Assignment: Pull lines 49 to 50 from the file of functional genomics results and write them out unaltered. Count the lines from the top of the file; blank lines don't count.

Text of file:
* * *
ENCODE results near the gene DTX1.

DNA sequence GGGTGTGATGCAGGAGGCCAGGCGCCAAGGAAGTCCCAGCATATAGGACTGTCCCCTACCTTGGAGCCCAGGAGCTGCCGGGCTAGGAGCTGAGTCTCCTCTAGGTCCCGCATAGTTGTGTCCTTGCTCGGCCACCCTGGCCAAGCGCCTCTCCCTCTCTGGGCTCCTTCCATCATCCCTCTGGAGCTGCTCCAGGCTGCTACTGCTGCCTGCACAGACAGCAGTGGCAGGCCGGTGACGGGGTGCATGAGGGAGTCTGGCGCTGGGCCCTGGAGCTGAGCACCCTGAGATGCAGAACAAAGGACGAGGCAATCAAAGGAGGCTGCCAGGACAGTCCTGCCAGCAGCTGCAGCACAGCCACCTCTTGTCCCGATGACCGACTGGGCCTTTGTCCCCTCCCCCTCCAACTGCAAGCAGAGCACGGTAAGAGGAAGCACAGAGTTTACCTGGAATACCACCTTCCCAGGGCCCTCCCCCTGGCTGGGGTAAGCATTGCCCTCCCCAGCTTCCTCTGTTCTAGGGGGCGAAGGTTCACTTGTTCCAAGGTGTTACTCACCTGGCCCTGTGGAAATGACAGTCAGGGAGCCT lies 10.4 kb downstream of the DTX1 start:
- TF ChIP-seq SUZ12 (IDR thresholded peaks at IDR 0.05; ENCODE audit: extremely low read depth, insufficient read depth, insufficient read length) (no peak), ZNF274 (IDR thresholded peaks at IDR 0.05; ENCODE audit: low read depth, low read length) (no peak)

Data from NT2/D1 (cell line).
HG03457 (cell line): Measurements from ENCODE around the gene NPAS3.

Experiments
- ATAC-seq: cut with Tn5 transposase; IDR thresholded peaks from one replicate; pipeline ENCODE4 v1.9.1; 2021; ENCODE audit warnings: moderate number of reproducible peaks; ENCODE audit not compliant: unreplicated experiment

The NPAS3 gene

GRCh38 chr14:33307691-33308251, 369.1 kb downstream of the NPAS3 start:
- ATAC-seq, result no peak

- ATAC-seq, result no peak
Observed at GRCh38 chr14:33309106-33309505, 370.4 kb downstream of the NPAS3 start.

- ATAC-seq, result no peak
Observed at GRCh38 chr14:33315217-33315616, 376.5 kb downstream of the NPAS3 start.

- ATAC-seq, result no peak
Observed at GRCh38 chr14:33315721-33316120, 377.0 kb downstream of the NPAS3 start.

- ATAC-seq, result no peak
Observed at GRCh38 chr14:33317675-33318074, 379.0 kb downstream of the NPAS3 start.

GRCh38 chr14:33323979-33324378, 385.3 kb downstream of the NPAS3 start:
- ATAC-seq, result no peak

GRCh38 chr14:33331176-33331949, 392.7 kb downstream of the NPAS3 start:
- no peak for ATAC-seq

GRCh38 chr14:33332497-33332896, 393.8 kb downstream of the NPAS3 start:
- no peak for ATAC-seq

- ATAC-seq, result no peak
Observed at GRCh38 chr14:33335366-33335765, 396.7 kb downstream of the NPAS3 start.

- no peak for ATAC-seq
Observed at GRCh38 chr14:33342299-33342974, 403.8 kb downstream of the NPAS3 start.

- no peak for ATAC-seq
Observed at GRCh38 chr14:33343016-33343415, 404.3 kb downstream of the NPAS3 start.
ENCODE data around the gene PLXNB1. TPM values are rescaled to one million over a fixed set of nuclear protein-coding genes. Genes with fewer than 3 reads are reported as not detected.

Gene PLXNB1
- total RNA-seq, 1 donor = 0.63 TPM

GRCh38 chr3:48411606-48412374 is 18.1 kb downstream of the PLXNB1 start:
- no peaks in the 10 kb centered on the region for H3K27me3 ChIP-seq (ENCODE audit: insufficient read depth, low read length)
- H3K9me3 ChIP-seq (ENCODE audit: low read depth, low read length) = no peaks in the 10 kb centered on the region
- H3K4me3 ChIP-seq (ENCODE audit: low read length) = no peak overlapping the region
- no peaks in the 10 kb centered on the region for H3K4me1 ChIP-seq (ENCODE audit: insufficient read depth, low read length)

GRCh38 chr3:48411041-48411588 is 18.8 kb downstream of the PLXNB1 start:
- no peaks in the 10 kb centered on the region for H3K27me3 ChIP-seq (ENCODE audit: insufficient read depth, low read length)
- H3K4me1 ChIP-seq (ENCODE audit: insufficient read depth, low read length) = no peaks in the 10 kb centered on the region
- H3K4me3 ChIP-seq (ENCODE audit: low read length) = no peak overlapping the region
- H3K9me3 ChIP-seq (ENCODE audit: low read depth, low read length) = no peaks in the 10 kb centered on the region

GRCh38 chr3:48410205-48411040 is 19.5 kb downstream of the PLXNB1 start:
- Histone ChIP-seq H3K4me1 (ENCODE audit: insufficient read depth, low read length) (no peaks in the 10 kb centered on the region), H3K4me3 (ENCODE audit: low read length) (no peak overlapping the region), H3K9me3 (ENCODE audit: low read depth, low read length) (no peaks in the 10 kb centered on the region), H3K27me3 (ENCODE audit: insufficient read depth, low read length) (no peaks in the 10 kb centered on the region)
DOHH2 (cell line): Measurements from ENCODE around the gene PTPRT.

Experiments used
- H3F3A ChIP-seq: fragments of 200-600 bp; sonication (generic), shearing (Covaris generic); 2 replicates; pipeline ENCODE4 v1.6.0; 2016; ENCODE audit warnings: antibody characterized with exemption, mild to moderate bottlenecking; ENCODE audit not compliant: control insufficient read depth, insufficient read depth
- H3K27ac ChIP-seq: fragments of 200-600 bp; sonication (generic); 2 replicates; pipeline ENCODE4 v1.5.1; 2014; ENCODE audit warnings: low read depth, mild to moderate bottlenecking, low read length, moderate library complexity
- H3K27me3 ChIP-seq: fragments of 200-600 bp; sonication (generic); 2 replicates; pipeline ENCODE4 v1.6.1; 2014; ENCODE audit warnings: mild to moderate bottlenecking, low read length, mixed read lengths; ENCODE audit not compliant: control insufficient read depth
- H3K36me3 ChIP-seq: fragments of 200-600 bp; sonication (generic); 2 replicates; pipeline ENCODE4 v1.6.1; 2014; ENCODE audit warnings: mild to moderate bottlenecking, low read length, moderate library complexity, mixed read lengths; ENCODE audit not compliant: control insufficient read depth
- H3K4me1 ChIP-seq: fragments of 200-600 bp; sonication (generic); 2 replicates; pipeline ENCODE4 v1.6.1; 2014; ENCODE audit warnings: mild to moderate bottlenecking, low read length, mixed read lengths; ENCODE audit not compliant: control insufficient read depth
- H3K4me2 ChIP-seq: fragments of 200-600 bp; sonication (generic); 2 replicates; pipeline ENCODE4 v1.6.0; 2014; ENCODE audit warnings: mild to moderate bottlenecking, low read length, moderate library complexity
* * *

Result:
- H3K27ac ChIP-seq: fragments of 200-600 bp; sonication (generic); 2 replicates; pipeline ENCODE4 v1.5.1; 2014; ENCODE audit warnings: low read depth, mild to moderate bottlenecking, low read length, moderate library complexity
- H3K27me3 ChIP-seq: fragments of 200-600 bp; sonication (generic); 2 replicates; pipeline ENCODE4 v1.6.1; 2014; ENCODE audit warnings: mild to moderate bottlenecking, low read length, mixed read lengths; ENCODE audit not compliant: control insufficient read depth